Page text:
Carpel Tunnel Surgery


At the junction of the forearm and the palm of the hand, 9 tendons and a nerve (median nerve) travel through a tunnel which consists of small bones of the wrist and a ligament (transverse carpal ligament).

In carpal tunnel syndrome, there is not enough space and the median nerve gets compressed. Symptoms include tingling and numbness in the palm and the fingers which can radiate up the arm. These symptoms often start and night but can progress to daytime. In severe cases, there may be weakness of the hand.

Indications for surgery

Dr Lane can usually make the diagnosis of carpal tunnel syndrome on clinical history and physical examination. This diagnosis can be confirmed with a nerve conduction study. However, as much as 20% of patients may have a normal nerve conduction study.

The treatment of carpal tunnel syndrome depends on the severity and patients’ expectations and wishes. If the symptoms are mild and usually occur at night, Dr Lane may refer to a hand therapist for a splint that can be worn at night.

 If your symptoms persist despite conservative, non-operative measures then surgery is indicated. Dr Lane offers open surgical technique to relieve the nerve compression. At the time of consultation, Dr Lane will provide comprehensive information about your proposed surgery, surgical risks and after-care.

Pre-operative Instructions

Anti-inflammatory drugs such as Feldene, Naprosyn, Indocid, Voltaren, Mobic and Celebrex should be stopped 5 days before surgery. These drugs increase the risk of bleeding. Aspirin or other blood thinning drug use prior surgery should be discussed with Dr Lane as this would depend on the patients underlying medical condition. The hand to be operated on should be free of cuts, abrasions or sores as this would increase the risk of infection following surgery. If you have damaged skin, your surgery will be postponed until healed.

Carpal tunnel surgery is done as a day procedure. The reception staff will advise you of your admission time at your preferred hospital. Please take your Medicare, DVA or private health care cards and do not eat or drink 6 hours before your surgery.

Once your details are taken at the admissions desk:

  • You will be admitted by the duty nurse and baseline observations taken.
  • Theatre gown is given to wear.
  • The hand will be inspected by the nursing staff and antiseptic lotion applied to the skin. The hand is then covered with a sterile drape.
  • You will be given TED stockings to wear on your legs to reduce the risk of thrombosis following surgery.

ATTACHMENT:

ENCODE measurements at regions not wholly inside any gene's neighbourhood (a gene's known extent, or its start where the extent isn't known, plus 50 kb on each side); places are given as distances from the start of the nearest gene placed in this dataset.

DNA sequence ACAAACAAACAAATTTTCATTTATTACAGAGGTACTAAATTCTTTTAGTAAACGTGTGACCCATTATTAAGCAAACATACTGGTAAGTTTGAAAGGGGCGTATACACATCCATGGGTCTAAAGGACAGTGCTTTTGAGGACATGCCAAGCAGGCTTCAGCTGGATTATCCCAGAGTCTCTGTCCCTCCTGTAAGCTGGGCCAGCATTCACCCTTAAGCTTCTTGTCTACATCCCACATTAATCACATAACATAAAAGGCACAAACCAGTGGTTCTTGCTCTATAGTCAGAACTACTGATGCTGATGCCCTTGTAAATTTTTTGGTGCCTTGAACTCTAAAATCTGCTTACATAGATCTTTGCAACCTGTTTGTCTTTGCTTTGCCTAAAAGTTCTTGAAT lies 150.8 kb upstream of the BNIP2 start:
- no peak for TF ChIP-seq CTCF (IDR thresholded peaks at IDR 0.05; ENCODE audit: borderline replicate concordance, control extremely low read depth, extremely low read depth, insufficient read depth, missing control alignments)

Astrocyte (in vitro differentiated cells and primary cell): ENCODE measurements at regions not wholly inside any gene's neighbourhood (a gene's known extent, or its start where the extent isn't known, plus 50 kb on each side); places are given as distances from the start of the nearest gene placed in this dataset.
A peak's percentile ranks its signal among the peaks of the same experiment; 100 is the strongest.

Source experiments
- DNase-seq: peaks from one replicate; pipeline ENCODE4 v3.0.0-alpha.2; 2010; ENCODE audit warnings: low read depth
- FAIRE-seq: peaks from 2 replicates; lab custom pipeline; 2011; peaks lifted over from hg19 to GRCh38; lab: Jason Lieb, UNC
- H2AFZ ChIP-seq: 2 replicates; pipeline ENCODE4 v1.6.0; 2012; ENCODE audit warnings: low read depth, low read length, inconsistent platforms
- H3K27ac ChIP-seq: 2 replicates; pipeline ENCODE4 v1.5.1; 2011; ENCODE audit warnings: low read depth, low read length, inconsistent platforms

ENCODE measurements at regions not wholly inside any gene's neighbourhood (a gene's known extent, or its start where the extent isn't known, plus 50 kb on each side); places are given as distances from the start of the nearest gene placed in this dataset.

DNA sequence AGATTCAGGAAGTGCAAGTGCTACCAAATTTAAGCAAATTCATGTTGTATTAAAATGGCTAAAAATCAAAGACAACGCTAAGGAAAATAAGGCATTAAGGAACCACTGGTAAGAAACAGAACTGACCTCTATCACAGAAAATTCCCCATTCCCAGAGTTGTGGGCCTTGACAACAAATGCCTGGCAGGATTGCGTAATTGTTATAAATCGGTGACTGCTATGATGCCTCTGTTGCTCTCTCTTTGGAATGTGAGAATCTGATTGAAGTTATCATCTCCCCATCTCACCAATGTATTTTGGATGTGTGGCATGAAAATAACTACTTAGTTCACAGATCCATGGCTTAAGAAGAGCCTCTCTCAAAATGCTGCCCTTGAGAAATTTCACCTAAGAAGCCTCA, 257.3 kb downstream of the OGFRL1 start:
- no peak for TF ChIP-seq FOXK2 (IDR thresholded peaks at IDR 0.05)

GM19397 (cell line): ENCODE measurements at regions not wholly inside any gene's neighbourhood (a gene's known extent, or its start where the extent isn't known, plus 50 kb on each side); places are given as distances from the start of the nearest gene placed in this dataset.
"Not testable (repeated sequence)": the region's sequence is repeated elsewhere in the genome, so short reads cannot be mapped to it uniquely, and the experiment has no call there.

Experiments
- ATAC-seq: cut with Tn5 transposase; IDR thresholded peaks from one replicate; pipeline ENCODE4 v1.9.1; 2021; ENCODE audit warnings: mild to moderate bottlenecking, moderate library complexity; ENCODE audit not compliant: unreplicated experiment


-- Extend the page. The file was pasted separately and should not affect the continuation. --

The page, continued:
You will be taken from the Day Hospital to the Theatre Complex by the nursing staff and then to the Anaesthetic Bay next to the operating room. There you will meet your anaesthetist and Dr Lane.


Surgery can be performed under local anaesthetic with twilight sedation or general anaesthetic. Once in theatre, a tourniquet is applied to the upper arm to give a bloodless field for surgery. The hand and forearm are washed with antiseptic solution and sterile drapes covers the patient with a window for the operating site. 

A three-centimetre (approx.) incision is made from the wrist crease towards the fingers in line with the thumb side of the ring finger. After dissecting down to the fibrous band (ligament) that is compressing the nerve, the nerve is released. Care is taken to completely decompress the nerve. The skin is then sutured and local anaesthetic injected around the wound site to aid post-operative pain relief. The wound is then covered with primapore and dressings and a bandage applied. The operation takes about 15 minutes. 

After surgery, you will be taken to the recovery area. Once adequately awake, observations normal and are able to eat and drink, you will be discharged home. It is important that you have someone take you home. You will be given a script for pain relief medications.

Post-operative Instructions

The outer dressing and bandage should be kept dry but can be removed after 5 days, leaving the primapore in place. The remaining wound dressing should be kept dry until seen by Dr Lane in his rooms about 14 days after surgery. At this time, your sutures will be removed and Dr Lane will advise on recovery activities- heavy duties to be avoided for the next 4 weeks. Your hand will let you know if you are overdoing it.


General risks associated with Anaesthetic (rare)

  • Death.
  • Myocardial Infarction.
  • Stroke.
  • Deep venous thrombosis.

Local risks (uncommon)

  • Infection.
  • Bleeding.
  • Pain reaction called Complex Regional Pain Syndrome (CRPS).
  • Scarring.
  • Incomplete decompression.

Patients who are smokers, diabetic and have multiple pre-existing medical conditions are at a higher risk of adverse complications.